News from Banks County...

August 1, 2001

Banks County

Banks County
Banks County

among all
Georgia weekly newspapers
by the Georgia Press Association

June 29, 2001

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Angela Gary
Plenty of laughs during yard sale

Cleaning your house from top to bottom, pulling out all of the stuff (junk) that you don't want any more and the clothes you are tired of (that don't fit any more) and piling them in the corner.

Rochelle Beckstine
The fate of the last to be picked

My mother and father dubbed me "Grace" at an early age and made me a strong believer in self-fulfilling prophecy.


Directions to Area Schools

Leopards put on pads for 2001
The Banks County Leopards strapped on the blue helmets and began practicing in pads Monday on the practice field behind the school.

Neighborhood News...
Haverty's to locate distribution center in Braselton
Haverty's Furniture Companies Inc. has announced plans to locate a $25 million regional distribution center in Braselton next to Mayfield Dairy. The business is expected to bring more than 300 jobs to the county.

Bear Creek Dedication Moved To Next Spring
Scratch the plans to dedicate the Bear Creek Regional Reservoir this fall. Because of concerns over when the project would actually be done, the possibility of bad fall weather and the inability to get an access road paved, the Upper Oconee Basin Water Authority voted Wednesday to postpone its dedication until the spring.

News from
A day in the life of a Madison County deputy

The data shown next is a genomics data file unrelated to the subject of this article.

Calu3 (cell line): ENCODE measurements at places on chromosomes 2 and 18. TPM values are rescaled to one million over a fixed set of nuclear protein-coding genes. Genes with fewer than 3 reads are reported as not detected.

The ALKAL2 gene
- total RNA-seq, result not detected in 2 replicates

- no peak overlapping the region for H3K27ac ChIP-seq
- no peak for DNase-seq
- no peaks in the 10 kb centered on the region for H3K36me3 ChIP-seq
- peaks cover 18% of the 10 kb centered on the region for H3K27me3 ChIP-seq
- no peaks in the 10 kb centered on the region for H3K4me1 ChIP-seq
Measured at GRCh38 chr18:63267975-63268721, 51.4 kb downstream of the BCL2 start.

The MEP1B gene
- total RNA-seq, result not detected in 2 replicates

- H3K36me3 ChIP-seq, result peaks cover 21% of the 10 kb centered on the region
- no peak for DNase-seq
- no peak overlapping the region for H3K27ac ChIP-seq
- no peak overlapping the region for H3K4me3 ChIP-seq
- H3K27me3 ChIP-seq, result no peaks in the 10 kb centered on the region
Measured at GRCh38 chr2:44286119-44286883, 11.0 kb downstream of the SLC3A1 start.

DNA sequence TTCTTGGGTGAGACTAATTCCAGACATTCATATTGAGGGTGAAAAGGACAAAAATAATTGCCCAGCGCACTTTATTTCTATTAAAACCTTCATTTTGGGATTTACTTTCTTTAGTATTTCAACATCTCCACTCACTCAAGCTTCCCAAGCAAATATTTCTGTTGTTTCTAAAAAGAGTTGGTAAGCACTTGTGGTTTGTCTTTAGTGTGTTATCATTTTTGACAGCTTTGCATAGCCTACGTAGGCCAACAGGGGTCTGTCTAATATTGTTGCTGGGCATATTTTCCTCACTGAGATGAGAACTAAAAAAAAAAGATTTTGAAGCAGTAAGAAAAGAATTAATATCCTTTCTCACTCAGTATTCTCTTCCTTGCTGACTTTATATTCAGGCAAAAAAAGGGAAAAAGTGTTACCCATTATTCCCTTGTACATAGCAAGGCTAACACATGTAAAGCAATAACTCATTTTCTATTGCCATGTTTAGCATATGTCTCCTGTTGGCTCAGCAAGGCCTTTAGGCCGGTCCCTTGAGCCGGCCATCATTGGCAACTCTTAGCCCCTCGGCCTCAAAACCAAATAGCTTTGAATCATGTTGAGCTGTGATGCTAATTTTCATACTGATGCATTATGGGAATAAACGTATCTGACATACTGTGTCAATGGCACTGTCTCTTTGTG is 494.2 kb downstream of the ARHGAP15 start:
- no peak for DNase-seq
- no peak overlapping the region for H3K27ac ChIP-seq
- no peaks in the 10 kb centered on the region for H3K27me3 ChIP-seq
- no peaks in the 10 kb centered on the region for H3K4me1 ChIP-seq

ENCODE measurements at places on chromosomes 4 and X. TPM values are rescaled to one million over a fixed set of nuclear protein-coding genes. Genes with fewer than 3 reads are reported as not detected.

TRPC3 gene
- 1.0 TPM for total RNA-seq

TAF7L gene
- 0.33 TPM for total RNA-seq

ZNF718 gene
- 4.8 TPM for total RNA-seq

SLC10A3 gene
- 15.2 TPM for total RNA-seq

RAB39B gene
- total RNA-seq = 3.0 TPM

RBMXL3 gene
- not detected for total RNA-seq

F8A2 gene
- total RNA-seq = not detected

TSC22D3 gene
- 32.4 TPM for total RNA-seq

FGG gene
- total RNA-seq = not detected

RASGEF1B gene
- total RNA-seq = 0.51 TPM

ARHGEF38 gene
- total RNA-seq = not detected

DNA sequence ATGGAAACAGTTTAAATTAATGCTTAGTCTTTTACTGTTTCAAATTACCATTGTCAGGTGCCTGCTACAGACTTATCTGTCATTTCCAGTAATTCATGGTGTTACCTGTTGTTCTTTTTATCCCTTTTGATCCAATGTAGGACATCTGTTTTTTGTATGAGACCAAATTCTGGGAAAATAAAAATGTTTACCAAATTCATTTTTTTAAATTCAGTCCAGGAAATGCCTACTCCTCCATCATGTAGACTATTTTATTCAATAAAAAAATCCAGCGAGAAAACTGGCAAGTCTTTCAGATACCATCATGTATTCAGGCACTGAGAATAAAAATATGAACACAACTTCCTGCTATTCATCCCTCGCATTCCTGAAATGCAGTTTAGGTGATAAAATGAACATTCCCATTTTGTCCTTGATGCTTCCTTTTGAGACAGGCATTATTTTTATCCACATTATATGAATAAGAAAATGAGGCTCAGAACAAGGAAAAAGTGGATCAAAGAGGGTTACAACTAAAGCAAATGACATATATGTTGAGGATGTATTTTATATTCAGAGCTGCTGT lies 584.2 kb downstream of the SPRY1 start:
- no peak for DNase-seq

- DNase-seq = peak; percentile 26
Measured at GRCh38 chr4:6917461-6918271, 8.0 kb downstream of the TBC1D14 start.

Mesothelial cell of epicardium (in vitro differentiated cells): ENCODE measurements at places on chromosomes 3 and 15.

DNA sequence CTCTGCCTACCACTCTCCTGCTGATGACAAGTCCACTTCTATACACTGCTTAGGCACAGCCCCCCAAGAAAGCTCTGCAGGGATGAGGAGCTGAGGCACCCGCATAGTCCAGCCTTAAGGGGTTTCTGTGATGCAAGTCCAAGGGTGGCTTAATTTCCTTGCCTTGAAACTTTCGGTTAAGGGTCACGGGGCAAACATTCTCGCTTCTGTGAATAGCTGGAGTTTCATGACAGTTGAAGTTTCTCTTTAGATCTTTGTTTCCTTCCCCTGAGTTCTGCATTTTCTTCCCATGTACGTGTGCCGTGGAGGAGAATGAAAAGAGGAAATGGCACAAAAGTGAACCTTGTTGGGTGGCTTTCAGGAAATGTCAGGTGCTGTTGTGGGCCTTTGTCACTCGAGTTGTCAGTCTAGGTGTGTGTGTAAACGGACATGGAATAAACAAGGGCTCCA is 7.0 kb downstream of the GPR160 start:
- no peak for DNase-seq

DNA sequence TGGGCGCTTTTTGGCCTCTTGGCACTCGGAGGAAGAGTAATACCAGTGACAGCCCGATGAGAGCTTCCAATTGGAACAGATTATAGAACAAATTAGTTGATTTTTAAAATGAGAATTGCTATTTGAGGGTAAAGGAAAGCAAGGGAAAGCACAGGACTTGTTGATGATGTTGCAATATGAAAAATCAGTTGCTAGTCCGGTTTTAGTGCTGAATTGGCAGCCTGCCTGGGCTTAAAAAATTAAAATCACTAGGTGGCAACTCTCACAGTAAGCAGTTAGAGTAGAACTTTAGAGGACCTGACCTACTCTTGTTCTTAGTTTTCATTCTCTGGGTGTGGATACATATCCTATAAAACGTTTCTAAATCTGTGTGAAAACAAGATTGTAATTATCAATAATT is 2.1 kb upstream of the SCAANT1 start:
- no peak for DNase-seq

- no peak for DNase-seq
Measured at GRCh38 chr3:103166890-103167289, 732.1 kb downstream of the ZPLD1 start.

The mention of a ride-along with a cop often evokes thoughts of high-speed chases and high-dollar drug busts.

Crew shoots for Dec. 25 completion of prison
The company in charge of construction of the new Madison County jail off Hwy. 98 hopes to complete the project by Christmas.
The Banks County News
Homer, Georgia
Telephone: (706) 367-5233
Fax: (706) 367-8056


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Homer Baptist Church children

The children of Homer Baptist chose "Shake the Devil Off" as the song they wanted to sing at the Banks County Sunday School Celebration. See more photographs in this week's Jackson Herald.

124th Sunday School celebration held
Gray clouds provided a welcome relief and cooler temperatures than the usual 90 degrees on the last Saturday of July for the several hundred people gathered in Homer's Veteran's Park for the 124th Sunday School Celebration.
Under the old oaks, joy and love were shared as church members of different faiths united to sing praise in the longest-standing Christian Sunday School event in the world. Some voices were shy and some were boisterous; but all sang words that proclaim their devotion to their faith.
The celebration is a time for reminiscing about celebrations past, catching up on news of old friends and the gathering of generations of families. Anelia and Alex Chambers set up a display of photos from past celebrations and most took the opportunity to look for themselves, friends and family. Going back through time, they remembered buggy rides, long walks and stiff, starched "Sunday-go-to-church" clothes. One man recalled "that old 1960 Chevy Dad used to drive." A woman in the crowd, said: "I remember that hat Mom wore" as she pointed to a face in a photograph.